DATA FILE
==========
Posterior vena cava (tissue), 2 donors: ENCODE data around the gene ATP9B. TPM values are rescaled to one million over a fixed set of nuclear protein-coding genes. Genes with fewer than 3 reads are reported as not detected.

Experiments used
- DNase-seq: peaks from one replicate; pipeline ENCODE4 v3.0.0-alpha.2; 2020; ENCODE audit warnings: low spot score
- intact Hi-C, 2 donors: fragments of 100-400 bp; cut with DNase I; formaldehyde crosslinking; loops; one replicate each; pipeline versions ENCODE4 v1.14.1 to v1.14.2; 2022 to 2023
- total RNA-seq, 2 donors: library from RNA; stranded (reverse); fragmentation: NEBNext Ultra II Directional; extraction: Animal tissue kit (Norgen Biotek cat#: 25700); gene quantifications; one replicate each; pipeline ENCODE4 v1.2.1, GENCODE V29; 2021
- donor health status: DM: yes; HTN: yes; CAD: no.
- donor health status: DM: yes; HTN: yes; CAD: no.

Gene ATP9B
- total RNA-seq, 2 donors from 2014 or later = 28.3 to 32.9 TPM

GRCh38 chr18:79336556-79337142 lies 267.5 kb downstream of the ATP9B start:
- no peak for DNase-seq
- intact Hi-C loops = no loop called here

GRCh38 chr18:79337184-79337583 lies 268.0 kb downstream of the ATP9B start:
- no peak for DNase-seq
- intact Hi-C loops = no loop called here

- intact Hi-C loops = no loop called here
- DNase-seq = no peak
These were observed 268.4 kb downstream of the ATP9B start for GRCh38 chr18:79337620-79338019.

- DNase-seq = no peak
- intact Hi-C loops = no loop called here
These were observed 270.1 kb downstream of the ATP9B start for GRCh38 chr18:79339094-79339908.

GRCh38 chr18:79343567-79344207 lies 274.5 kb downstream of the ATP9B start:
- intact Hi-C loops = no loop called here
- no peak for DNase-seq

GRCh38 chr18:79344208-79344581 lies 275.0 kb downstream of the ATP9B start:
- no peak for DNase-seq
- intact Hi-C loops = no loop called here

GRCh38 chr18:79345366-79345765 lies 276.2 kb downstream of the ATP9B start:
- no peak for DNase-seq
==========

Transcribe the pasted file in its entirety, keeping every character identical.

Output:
Posterior vena cava (tissue), 2 donors: ENCODE data around the gene ATP9B. TPM values are rescaled to one million over a fixed set of nuclear protein-coding genes. Genes with fewer than 3 reads are reported as not detected.

Experiments used
- DNase-seq: peaks from one replicate; pipeline ENCODE4 v3.0.0-alpha.2; 2020; ENCODE audit warnings: low spot score
- intact Hi-C, 2 donors: fragments of 100-400 bp; cut with DNase I; formaldehyde crosslinking; loops; one replicate each; pipeline versions ENCODE4 v1.14.1 to v1.14.2; 2022 to 2023
- total RNA-seq, 2 donors: library from RNA; stranded (reverse); fragmentation: NEBNext Ultra II Directional; extraction: Animal tissue kit (Norgen Biotek cat#: 25700); gene quantifications; one replicate each; pipeline ENCODE4 v1.2.1, GENCODE V29; 2021
- donor health status: DM: yes; HTN: yes; CAD: no.
- donor health status: DM: yes; HTN: yes; CAD: no.

Gene ATP9B
- total RNA-seq, 2 donors from 2014 or later = 28.3 to 32.9 TPM

GRCh38 chr18:79336556-79337142 lies 267.5 kb downstream of the ATP9B start:
- no peak for DNase-seq
- intact Hi-C loops = no loop called here

GRCh38 chr18:79337184-79337583 lies 268.0 kb downstream of the ATP9B start:
- no peak for DNase-seq
- intact Hi-C loops = no loop called here

- intact Hi-C loops = no loop called here
- DNase-seq = no peak
These were observed 268.4 kb downstream of the ATP9B start for GRCh38 chr18:79337620-79338019.

- DNase-seq = no peak
- intact Hi-C loops = no loop called here
These were observed 270.1 kb downstream of the ATP9B start for GRCh38 chr18:79339094-79339908.

GRCh38 chr18:79343567-79344207 lies 274.5 kb downstream of the ATP9B start:
- intact Hi-C loops = no loop called here
- no peak for DNase-seq

GRCh38 chr18:79344208-79344581 lies 275.0 kb downstream of the ATP9B start:
- no peak for DNase-seq
- intact Hi-C loops = no loop called here

GRCh38 chr18:79345366-79345765 lies 276.2 kb downstream of the ATP9B start:
- no peak for DNase-seq